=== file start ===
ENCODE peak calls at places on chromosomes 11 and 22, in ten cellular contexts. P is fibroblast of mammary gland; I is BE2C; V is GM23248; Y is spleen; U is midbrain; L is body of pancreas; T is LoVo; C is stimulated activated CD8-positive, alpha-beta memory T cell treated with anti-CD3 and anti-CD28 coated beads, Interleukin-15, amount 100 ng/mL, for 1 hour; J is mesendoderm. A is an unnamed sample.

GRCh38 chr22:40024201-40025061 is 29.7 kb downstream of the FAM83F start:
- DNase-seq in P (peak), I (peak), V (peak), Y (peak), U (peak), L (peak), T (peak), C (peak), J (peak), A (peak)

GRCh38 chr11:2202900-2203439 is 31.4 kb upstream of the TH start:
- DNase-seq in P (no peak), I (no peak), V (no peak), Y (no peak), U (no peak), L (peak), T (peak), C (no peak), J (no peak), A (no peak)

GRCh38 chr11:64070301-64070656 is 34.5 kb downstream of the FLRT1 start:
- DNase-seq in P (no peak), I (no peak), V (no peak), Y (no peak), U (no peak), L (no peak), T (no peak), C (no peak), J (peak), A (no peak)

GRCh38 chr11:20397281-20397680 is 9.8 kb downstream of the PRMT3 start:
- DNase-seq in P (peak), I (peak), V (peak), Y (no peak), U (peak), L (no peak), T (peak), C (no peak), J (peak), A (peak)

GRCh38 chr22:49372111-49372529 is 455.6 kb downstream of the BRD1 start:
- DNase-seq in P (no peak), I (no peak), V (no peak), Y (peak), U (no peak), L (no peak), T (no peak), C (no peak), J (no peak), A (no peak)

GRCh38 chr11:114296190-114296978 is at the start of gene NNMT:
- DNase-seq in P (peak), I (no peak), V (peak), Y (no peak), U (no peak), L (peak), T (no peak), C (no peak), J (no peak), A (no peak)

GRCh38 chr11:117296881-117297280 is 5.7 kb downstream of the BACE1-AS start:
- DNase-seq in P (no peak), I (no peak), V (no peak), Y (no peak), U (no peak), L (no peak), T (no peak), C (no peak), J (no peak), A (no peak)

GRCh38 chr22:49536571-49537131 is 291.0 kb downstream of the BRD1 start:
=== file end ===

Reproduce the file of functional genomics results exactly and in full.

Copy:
ENCODE peak calls at places on chromosomes 11 and 22, in ten cellular contexts. P is fibroblast of mammary gland; I is BE2C; V is GM23248; Y is spleen; U is midbrain; L is body of pancreas; T is LoVo; C is stimulated activated CD8-positive, alpha-beta memory T cell treated with anti-CD3 and anti-CD28 coated beads, Interleukin-15, amount 100 ng/mL, for 1 hour; J is mesendoderm. A is an unnamed sample.

GRCh38 chr22:40024201-40025061 is 29.7 kb downstream of the FAM83F start:
- DNase-seq in P (peak), I (peak), V (peak), Y (peak), U (peak), L (peak), T (peak), C (peak), J (peak), A (peak)

GRCh38 chr11:2202900-2203439 is 31.4 kb upstream of the TH start:
- DNase-seq in P (no peak), I (no peak), V (no peak), Y (no peak), U (no peak), L (peak), T (peak), C (no peak), J (no peak), A (no peak)

GRCh38 chr11:64070301-64070656 is 34.5 kb downstream of the FLRT1 start:
- DNase-seq in P (no peak), I (no peak), V (no peak), Y (no peak), U (no peak), L (no peak), T (no peak), C (no peak), J (peak), A (no peak)

GRCh38 chr11:20397281-20397680 is 9.8 kb downstream of the PRMT3 start:
- DNase-seq in P (peak), I (peak), V (peak), Y (no peak), U (peak), L (no peak), T (peak), C (no peak), J (peak), A (peak)

GRCh38 chr22:49372111-49372529 is 455.6 kb downstream of the BRD1 start:
- DNase-seq in P (no peak), I (no peak), V (no peak), Y (peak), U (no peak), L (no peak), T (no peak), C (no peak), J (no peak), A (no peak)

GRCh38 chr11:114296190-114296978 is at the start of gene NNMT:
- DNase-seq in P (peak), I (no peak), V (peak), Y (no peak), U (no peak), L (peak), T (no peak), C (no peak), J (no peak), A (no peak)

GRCh38 chr11:117296881-117297280 is 5.7 kb downstream of the BACE1-AS start:
- DNase-seq in P (no peak), I (no peak), V (no peak), Y (no peak), U (no peak), L (no peak), T (no peak), C (no peak), J (no peak), A (no peak)

GRCh38 chr22:49536571-49537131 is 291.0 kb downstream of the BRD1 start: